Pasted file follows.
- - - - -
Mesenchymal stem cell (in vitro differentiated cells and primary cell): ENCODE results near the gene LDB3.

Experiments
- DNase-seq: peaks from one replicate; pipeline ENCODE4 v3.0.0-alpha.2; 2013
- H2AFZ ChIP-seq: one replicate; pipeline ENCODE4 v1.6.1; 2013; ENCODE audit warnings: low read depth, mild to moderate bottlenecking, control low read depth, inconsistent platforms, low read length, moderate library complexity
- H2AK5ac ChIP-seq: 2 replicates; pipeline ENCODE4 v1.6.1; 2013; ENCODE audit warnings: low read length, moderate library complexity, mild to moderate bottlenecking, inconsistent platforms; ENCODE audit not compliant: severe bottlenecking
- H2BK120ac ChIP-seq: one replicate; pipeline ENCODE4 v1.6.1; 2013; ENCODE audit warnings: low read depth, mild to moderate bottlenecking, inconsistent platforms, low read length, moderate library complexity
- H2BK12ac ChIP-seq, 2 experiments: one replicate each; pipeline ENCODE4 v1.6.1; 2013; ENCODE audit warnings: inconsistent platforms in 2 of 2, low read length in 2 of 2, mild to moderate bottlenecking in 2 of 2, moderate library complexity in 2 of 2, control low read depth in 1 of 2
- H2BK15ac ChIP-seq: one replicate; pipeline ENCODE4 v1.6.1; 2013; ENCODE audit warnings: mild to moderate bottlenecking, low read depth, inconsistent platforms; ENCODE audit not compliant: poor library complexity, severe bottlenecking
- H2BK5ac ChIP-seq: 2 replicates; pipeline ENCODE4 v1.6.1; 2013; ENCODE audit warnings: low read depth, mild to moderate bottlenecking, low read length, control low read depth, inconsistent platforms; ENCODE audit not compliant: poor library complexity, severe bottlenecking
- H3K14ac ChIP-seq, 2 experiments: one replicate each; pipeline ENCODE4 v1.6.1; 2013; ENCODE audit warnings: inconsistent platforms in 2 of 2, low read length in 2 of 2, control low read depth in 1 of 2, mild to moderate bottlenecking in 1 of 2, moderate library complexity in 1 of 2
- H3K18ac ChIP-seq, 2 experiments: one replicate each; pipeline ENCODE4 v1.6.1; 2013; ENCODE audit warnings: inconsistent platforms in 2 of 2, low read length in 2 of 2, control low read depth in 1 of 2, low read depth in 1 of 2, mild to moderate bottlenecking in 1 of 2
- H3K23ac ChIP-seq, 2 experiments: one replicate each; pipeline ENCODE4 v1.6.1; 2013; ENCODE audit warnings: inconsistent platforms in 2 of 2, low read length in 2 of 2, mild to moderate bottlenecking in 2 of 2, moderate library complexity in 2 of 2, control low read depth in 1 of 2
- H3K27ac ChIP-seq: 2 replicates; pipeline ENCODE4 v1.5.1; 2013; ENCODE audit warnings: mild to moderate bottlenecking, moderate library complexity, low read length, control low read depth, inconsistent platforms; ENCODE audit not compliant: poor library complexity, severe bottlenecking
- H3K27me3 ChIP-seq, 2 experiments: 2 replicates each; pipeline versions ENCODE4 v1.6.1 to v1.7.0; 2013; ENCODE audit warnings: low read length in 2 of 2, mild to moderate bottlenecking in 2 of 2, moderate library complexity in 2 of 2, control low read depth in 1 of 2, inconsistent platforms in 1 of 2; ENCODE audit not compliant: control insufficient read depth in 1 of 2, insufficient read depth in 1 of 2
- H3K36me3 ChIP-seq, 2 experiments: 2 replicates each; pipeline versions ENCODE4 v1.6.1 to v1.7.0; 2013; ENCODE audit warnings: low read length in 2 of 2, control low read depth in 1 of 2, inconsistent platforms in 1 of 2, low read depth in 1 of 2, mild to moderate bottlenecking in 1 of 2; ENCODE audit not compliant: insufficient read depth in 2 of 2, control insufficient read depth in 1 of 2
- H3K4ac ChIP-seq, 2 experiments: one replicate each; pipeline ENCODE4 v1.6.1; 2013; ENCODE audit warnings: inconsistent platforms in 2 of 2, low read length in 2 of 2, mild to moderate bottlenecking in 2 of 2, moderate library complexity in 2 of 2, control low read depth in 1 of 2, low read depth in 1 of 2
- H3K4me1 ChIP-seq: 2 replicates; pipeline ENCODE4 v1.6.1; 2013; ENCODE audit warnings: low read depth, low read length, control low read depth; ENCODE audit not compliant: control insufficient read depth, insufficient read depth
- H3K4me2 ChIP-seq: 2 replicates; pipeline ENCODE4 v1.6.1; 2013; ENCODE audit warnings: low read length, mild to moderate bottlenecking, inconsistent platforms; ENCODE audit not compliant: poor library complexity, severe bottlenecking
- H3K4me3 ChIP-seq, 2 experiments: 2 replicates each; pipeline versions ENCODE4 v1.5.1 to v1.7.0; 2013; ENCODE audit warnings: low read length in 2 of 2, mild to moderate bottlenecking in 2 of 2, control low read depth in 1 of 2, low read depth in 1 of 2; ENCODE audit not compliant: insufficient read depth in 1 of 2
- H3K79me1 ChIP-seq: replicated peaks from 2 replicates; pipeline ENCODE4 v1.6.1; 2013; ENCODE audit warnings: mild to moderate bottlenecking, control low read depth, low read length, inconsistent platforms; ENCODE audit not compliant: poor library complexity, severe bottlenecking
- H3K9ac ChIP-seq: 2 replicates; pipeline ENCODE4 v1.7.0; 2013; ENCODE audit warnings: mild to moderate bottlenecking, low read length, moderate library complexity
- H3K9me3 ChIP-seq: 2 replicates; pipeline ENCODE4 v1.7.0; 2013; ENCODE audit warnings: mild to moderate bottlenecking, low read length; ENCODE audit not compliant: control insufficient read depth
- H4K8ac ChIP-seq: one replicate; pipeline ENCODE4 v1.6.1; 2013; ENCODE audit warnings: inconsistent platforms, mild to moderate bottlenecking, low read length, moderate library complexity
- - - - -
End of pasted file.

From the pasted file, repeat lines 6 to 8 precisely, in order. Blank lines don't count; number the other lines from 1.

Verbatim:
- H2BK120ac ChIP-seq: one replicate; pipeline ENCODE4 v1.6.1; 2013; ENCODE audit warnings: low read depth, mild to moderate bottlenecking, inconsistent platforms, low read length, moderate library complexity
- H2BK12ac ChIP-seq, 2 experiments: one replicate each; pipeline ENCODE4 v1.6.1; 2013; ENCODE audit warnings: inconsistent platforms in 2 of 2, low read length in 2 of 2, mild to moderate bottlenecking in 2 of 2, moderate library complexity in 2 of 2, control low read depth in 1 of 2
- H2BK15ac ChIP-seq: one replicate; pipeline ENCODE4 v1.6.1; 2013; ENCODE audit warnings: mild to moderate bottlenecking, low read depth, inconsistent platforms; ENCODE audit not compliant: poor library complexity, severe bottlenecking